Does the phrase “dark triad” mean anything to you? Were I asked to guess, I would probably come up with the witches in Macbeth. But in fact psychologists use the concept to refer to three personality traits which can often be found together in certain people. They are narcissism, Machiavellianism and psychopathy.
Some definitions will help us to understand this better. Narcissism refers to people who have a grandiose view of themselves. They tend to be egotistical and they lack empathy for others. They crave attention and often expect special favours. The Machiavellian personality is one which is intent on manipulating other people in order to exploit them. They have a disregard for morality and are motivated by self-interest. The psychopathic personality is characterised by impulsive behaviour, callousness and indifference to the feelings of others. It is often accompanied by charm as well as a reduced sense of remorse.
When you read those characteristics you may, as I did, suspect that you were not entirely free from some of them. When was the last time you chose to speak nicely to someone in order to obtain a favour? Traces of narcissism and Machiavellianism there, I suspect. Fortunately, these characteristics are on a continuum and for most of us they represent minor habits which any search for perfection would lead us to avoid. The third member of the dark triad does not refer to extremes: a full-blown psychopath is probably already in jail, yet most of us know individuals who have at least psychopathic tendencies.
These traits are described collectively as a triad because they can often all be found in one person. Indeed, psychologists once suspected that they were a single characteristic expressed in three different ways. The more recent view is that they are distinct traits, albeit overlapping. And the only factor they clearly have in common is that those who have them are disagreeable people.
Screwtape (of the Letters fame) provides a marvellous example of narcissism as practised by a woman who refuses offered food with a demure little sigh: “Oh please, please, all I want is a cup of tea, weak but not too weak, and the teeniest weeniest bit of really crisp toast.” Thus she offends her hostess, and puts her to a deal of extra trouble, while drawing the attention of all to her refinement and moderation. A true narcissist!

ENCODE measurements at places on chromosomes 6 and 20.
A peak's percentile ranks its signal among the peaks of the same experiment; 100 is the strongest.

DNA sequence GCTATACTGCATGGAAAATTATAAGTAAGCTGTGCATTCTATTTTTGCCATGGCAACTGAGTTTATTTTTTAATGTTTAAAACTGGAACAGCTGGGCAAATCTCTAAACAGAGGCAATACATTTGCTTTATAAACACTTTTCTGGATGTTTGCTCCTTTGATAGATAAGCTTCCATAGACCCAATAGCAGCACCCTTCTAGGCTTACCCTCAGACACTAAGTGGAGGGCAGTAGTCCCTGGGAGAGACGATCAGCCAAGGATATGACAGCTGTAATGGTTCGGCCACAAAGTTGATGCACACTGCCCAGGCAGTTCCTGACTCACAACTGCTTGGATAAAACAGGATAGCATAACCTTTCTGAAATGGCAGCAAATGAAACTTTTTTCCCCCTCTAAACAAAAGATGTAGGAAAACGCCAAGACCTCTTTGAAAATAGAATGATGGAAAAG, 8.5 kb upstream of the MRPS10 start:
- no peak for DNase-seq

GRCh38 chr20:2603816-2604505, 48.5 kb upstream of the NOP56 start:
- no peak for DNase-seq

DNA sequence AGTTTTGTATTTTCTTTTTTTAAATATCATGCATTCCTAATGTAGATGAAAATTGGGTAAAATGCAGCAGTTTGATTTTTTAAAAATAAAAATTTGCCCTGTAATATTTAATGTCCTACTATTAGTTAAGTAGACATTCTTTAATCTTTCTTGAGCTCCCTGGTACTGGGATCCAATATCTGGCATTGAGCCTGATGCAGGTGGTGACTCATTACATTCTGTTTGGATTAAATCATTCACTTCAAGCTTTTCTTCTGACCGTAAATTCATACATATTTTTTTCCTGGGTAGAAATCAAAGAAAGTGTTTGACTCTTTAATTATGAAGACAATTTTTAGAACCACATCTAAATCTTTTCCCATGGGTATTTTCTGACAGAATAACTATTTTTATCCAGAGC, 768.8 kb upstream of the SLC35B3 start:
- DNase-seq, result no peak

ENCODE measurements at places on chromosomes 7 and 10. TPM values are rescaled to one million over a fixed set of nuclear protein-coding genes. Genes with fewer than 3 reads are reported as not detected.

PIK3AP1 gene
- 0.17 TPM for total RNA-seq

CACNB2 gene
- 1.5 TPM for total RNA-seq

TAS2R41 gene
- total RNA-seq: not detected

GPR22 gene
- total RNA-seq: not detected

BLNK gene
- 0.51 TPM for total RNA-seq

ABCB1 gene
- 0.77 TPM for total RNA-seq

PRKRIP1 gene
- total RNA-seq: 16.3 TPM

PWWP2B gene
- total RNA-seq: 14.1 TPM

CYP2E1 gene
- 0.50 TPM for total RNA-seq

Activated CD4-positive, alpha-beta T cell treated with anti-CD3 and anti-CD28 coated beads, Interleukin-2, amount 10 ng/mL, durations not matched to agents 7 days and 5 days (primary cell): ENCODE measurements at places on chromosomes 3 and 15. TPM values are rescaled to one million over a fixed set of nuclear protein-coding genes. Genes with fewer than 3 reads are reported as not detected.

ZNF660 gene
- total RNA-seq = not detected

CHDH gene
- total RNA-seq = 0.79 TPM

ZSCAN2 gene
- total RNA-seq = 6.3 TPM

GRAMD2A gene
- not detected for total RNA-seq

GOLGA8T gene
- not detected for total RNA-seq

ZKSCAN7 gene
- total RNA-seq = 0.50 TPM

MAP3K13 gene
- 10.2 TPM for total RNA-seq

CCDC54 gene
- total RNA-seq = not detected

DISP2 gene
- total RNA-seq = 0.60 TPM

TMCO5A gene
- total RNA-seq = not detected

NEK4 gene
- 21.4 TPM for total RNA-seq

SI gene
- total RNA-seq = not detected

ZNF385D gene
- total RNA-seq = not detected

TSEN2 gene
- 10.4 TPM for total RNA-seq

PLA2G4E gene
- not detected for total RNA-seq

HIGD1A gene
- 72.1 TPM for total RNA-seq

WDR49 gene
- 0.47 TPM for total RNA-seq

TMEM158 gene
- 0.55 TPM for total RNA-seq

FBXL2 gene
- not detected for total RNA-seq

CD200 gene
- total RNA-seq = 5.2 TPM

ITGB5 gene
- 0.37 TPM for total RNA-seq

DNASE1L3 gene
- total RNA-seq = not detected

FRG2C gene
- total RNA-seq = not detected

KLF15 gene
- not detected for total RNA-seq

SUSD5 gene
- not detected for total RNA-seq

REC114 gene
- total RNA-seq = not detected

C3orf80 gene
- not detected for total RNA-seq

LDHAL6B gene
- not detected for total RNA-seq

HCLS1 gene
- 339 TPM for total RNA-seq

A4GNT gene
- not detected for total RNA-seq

Machiavellianism relates, of course, to Niccolo’s 1513 book The Prince, which was dedicated to Lorenzo the Magnificent. It has been the foundation text for manipulation – in this case, in the context of the successful ruler. Some years ago it was the basis of a witty critique on television of Margaret Thatcher in which “Machiavelli” assesses her alleged usage of his principles. Another example is provided by Mark Antony’s “Friends, Romans, countrymen”. Analysis shows that this speech is a masterpiece of manipulation. But then the ultimate purpose of rhetoric is always persuasion, as Plato pointed out in his Gorgias (who was a leading rhetorician of his time).
We may bear in mind that the etymology of the word “manipulation” is manus, or hand. But the dividing line between handling people and manipulating them is vague. We must suppose that the Machiavellianism of the dark triad requires an ingrained habit of exploiting people through a range of deceits in order to achieve an end. The most successful incident of manipulation known to us was the Serpent’s little conversation with Eve about the advantages of eating from the Tree.
I have noted before that sub-clinical psychopathy can be found in strong, and often charismatic leaders. I seriously doubt if anyone can lead, on a big scale, without a tendency towards the case-hardened remorselessness that secular leaders have from time to time to apply. Thatcher would not be alone. Nor would Winston Churchill: ask an aged resident of Dresden, should any have survived the indiscriminate bombing. But mention of such leaders reminds us that the other members of the triad, narcissism and Machiavellianism, often go hand in hand with a level of psychopathy. Effective leaders who do not see themselves to be a boon to the commonweal are rare, and, of course, manipulation is a staple of political discourse.
As my examples may have implied, the dark triad appears in women as well as men, but it is significantly more often found in men. And this points us to the epitome of the dark triad: James Bond. At first sight it is an enigma that this attractive man should sport three personality characteristics whose common factor is disagreeableness. But would you really like a man who is infinitely pleased with himself, an expert manipulator and a ruthless executioner? You might, if you were a woman. The evidence shows us that men who have high levels of the dark triad are attractive to women.
Substantial studies have shown that they have significantly more partners and to be more active in short-term relationships. Just like James Bond, in fact. The tendency of women (let’s say some women at some times) to be strongly attracted to men who flag up high testosterone is well documented. But I shall not pursue it here, other than to note that although their minds tell them otherwise, their emotions tell them that such men would provide powerful genes for their children. Nor will I pursue a new, and altogether more evil, characteristic which some nowadays suggest should lead to us referring to the dark tetrad in future. We may look at that on another occasion.